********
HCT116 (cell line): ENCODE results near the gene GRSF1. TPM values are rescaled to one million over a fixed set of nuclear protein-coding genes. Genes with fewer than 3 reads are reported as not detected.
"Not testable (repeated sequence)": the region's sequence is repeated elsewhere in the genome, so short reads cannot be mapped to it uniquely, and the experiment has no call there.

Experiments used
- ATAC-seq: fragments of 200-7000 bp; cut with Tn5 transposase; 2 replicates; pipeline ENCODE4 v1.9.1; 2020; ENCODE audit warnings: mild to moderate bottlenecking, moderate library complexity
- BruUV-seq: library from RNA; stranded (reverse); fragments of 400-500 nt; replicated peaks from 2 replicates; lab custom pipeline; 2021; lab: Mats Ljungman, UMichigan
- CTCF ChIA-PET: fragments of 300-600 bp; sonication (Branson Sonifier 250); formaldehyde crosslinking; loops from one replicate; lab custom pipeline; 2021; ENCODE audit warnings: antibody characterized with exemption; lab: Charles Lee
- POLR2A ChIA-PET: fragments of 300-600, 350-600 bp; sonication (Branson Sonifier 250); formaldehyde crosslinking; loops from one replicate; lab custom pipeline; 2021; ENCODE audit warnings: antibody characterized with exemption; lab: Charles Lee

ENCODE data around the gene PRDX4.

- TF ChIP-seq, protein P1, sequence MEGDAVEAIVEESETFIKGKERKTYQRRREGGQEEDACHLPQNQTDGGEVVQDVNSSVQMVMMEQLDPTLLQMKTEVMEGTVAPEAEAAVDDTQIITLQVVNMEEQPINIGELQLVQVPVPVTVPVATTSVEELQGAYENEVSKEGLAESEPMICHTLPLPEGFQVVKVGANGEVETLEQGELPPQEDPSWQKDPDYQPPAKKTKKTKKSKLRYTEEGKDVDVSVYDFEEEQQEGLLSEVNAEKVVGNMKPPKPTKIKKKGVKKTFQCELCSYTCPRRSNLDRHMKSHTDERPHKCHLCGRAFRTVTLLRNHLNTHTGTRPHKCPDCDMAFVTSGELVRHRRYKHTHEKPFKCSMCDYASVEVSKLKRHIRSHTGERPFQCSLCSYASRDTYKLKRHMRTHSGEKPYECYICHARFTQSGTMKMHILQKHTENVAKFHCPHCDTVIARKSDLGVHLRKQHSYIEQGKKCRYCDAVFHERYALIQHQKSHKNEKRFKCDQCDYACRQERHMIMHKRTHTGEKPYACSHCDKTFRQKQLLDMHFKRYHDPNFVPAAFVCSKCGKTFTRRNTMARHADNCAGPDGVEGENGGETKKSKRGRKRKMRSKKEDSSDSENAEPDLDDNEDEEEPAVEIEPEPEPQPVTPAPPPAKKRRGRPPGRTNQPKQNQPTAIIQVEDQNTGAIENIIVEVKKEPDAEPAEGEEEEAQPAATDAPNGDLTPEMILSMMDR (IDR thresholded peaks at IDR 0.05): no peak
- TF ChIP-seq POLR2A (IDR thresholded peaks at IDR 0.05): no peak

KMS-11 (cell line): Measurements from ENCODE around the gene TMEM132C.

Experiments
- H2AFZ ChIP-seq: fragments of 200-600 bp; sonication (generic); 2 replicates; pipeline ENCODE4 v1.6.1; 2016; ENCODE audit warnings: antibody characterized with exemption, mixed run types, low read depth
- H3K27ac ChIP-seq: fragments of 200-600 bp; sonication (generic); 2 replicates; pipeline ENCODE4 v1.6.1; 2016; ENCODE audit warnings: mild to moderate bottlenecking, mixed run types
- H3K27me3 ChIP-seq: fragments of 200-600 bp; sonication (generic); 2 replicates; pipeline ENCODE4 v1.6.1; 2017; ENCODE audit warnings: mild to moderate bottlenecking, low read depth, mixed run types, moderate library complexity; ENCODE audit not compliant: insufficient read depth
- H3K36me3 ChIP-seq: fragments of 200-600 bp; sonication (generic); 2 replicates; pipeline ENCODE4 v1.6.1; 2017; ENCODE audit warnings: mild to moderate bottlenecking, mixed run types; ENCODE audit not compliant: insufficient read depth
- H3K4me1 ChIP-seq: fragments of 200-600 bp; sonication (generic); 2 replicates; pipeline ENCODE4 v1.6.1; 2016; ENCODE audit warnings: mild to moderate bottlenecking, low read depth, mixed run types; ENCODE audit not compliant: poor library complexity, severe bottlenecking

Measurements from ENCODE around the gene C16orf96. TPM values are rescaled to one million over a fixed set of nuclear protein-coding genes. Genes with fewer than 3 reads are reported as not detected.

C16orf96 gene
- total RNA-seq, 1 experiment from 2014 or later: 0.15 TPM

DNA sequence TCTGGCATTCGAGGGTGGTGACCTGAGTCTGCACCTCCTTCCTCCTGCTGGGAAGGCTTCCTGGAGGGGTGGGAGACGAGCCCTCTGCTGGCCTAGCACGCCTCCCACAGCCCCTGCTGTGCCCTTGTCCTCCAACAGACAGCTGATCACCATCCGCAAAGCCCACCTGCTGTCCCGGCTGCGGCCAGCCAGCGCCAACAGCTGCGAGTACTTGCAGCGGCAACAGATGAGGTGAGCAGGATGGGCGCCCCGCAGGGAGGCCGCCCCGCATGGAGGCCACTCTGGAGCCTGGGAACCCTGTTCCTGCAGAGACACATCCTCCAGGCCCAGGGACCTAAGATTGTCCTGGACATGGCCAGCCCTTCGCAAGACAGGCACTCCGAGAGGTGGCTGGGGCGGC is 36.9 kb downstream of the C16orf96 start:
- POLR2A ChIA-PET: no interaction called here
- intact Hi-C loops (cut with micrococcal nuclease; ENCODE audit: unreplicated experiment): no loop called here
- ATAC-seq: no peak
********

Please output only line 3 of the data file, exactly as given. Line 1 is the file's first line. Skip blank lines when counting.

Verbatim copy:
Experiments used